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The MS Achille Lauro hijacking: On piracy, maritime terrorism and the safety of shipping

The MS Achille Lauro hijacking: On piracy, maritime terrorism and the safety of shipping

Haines, Steven (2021) The MS Achille Lauro hijacking: On piracy, maritime terrorism and the safety of shipping. In: Letts, D. and McLaughlin, R., (eds.) Case Studies in Maritime Security Law. Routledge. (In Press)

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During the Grotian era, when ocean governance was dominated by the principle of mare liberum (free seas), two notable areas of law prevailed against a backdrop of minimal ocean regulation: the laws of war at sea; and the law relating to sea piracy. They became two essential normative pillars of mare liberum, simply because war and piratical acts both posed major threats to the essential rights and freedoms enshrined in the notion of ‘free seas’. Each threatened peaceful trading activities and had the potential to disrupt maritime imperial access. Their regulation or suppression were significant imperatives for the great powers with seaborne empires, whose navies had a combination of war-fighting and constabulary purpose. We are clearly concerned with the suppression of violence at sea, but we are focusing in this chapter only on that violence emanating from non-state entities. Traditionally, this would have meant the suppression of piracy but, in the contemporary maritime security environment, we need to broaden our focus to include other manifestations of non-state violence, including armed robbery and terrorism.

The Achille Lauro hijacking in 1985 provides us with a most pertinent case study, the influence of which remains significant. The seizure was effected by ‘terrorists’ and raised awareness of the potential for terrorist attacks within the maritime environment, something that had previously not generated substantial international concern. Importantly, however, the hijacking also fell outside the legal parameters of piracy. For that reason, it prompted serious reflection on piracy’s widely accepted international legal definition. The law of sea piracy had been codified in the 1958 Geneva Convention on the High Seas. In the mid-1980s that codification had only very recently been repeated in the 1982 UN Convention on the Law of the Sea. It was, as a result, rapidly coming to be regarded as the customary position on the subject.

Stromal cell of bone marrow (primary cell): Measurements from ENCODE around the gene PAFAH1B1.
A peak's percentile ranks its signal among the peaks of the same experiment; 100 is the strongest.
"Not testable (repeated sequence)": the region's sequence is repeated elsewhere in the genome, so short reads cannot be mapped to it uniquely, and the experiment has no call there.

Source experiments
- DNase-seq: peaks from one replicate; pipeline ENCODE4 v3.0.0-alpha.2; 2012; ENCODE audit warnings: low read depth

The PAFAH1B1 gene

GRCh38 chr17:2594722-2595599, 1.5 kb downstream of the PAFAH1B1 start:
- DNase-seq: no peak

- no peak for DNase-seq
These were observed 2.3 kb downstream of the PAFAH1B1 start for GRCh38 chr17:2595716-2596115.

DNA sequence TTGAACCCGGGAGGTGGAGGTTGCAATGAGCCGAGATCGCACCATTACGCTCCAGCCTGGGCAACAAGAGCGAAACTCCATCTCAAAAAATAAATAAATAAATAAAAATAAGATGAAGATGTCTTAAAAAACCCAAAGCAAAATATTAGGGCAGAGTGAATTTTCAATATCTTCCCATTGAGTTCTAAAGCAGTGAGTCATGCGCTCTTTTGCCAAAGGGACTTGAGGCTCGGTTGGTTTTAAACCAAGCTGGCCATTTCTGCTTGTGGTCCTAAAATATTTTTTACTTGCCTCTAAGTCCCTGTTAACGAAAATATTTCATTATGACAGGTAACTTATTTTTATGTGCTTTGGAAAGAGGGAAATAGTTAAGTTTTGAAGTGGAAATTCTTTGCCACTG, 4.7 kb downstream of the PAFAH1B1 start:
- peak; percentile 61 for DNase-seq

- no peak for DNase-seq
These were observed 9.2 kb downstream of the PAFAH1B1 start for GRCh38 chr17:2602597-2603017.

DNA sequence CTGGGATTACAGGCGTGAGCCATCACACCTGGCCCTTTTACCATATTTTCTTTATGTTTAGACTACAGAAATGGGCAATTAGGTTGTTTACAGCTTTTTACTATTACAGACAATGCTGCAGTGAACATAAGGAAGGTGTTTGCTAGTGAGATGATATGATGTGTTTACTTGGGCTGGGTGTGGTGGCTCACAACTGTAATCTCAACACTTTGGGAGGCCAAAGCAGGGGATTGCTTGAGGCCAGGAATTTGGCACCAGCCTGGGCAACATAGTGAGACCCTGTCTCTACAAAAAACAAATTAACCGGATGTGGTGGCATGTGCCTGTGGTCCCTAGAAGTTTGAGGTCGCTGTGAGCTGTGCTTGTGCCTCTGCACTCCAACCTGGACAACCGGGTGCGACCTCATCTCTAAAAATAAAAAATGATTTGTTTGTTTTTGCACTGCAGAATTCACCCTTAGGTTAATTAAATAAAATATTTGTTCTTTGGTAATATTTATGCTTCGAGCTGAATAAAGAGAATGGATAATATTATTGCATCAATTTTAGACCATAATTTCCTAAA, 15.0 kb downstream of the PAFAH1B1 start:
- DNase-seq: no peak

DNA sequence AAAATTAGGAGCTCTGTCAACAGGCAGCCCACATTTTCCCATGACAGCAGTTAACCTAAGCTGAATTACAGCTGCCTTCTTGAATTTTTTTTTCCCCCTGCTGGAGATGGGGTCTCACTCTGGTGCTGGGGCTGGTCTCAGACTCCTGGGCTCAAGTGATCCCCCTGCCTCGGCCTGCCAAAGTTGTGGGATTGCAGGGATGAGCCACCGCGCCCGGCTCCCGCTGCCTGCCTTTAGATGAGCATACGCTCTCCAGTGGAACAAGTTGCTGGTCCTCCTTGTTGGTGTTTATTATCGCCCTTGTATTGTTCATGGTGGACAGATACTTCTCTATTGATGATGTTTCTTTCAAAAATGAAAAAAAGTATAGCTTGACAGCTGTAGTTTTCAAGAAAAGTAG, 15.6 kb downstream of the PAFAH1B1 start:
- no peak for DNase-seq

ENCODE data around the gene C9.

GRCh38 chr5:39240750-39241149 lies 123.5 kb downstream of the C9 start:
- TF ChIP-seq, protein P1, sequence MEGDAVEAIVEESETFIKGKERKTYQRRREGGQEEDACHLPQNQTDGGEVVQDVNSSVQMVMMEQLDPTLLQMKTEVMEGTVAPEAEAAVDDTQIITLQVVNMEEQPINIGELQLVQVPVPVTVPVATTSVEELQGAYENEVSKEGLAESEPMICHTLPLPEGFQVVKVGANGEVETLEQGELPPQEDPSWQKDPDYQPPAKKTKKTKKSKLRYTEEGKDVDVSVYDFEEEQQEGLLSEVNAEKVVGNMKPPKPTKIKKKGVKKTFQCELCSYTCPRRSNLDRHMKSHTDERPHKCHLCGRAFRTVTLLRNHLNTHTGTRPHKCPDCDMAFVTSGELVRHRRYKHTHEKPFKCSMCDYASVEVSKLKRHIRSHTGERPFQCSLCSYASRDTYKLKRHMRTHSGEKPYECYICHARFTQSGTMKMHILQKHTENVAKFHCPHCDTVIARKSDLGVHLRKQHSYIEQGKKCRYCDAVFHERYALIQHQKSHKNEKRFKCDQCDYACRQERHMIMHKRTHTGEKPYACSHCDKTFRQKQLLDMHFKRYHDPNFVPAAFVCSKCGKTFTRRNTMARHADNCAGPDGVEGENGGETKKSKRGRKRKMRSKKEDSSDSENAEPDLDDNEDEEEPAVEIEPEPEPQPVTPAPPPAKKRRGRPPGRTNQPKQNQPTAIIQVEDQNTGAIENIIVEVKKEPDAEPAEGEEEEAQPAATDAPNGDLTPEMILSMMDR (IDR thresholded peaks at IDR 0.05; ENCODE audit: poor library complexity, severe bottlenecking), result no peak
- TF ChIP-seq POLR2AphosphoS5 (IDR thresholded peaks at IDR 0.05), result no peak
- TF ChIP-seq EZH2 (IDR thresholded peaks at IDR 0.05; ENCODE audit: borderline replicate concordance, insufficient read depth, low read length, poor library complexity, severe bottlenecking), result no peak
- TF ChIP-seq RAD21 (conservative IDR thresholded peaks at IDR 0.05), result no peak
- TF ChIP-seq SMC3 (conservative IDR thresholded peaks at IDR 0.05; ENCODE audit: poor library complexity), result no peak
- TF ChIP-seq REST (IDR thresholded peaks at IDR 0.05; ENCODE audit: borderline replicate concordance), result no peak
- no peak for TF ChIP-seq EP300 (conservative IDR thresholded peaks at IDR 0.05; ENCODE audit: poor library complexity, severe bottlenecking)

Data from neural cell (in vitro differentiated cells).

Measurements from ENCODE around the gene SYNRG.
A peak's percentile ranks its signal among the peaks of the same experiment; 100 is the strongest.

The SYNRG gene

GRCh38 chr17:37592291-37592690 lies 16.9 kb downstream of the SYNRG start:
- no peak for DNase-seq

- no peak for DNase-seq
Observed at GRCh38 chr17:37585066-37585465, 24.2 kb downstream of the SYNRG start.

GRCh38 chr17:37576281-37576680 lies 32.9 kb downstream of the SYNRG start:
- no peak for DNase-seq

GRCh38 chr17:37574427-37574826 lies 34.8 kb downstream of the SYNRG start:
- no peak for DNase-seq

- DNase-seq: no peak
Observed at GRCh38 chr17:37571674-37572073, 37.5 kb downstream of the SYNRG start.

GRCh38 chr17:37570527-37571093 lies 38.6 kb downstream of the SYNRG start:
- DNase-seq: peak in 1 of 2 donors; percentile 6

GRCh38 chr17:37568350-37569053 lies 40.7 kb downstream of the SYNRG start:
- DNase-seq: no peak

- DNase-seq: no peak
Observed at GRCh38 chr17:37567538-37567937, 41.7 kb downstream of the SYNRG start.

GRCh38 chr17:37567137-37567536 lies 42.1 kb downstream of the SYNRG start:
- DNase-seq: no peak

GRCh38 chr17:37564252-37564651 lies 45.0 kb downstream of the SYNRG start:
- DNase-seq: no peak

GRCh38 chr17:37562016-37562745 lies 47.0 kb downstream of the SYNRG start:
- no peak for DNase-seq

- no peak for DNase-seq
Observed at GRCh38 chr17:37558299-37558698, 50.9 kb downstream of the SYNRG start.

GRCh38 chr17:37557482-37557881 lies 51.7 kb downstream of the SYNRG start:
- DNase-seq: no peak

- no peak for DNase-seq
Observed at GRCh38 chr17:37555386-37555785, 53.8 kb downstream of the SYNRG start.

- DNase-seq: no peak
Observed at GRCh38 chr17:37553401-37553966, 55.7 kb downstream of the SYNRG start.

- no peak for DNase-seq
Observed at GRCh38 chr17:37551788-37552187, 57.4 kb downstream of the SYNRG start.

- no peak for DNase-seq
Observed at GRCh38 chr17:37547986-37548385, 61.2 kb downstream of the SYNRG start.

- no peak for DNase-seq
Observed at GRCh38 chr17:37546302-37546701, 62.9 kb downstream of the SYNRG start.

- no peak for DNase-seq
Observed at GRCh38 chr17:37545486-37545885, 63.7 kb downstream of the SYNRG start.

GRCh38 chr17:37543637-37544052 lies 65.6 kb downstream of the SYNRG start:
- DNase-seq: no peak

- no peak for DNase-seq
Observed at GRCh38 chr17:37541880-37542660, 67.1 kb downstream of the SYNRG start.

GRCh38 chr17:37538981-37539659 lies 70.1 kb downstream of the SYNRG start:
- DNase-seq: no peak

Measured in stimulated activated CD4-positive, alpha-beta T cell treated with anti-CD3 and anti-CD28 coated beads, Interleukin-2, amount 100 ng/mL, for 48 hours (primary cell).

That is certainly not to suggest that this law was entirely adequate as a means of dealing with non-state violence at sea. The reason why the Achille Lauro incident is sufficiently significant to warrant a chapter in this volume is that, in highlighting the obvious shortcomings in the law of sea piracy, it also led directly to new treaty law on maritime security, negotiated under the auspices of the International Maritime Organisation - namely the 1988 Convention for the Suppression of Unlawful Acts Against the Safety of Maritime Navigation. This is the foundation document of what can usefully be referred to as the SUA Regime.

The SUA Regime has already achieved significance in relation to maritime security operations and there is certainly evidence that the utility of this new law has the potential to well exceed that of the pre-existing law of sea piracy. Could the Achille Lauro hijacking come to be regarded as a watershed event in maritime security law, consigning the traditional and established law of piracy to history? In order to answer that question we need to examine the relationship between the law of piracy and the SUA Regime. We also need to give some consideration to the degree of obligation attached to those two bodies of law. Before we do that, it will be useful to provide some background comments on both the law of sea piracy and the phenomenon of ‘maritime terrorism’. We will then move on briefly to describe the events of October 1985, before reaching some conclusions as to the consequences, legal and operational.

Item Type: Book Section
Subjects: K Law > K Law (General)
Faculty / School / Research Centre / Research Group: Faculty of Liberal Arts & Sciences
Faculty of Liberal Arts & Sciences > School of Law & Criminology (LAC)
Last Modified: 02 Dec 2021 16:50

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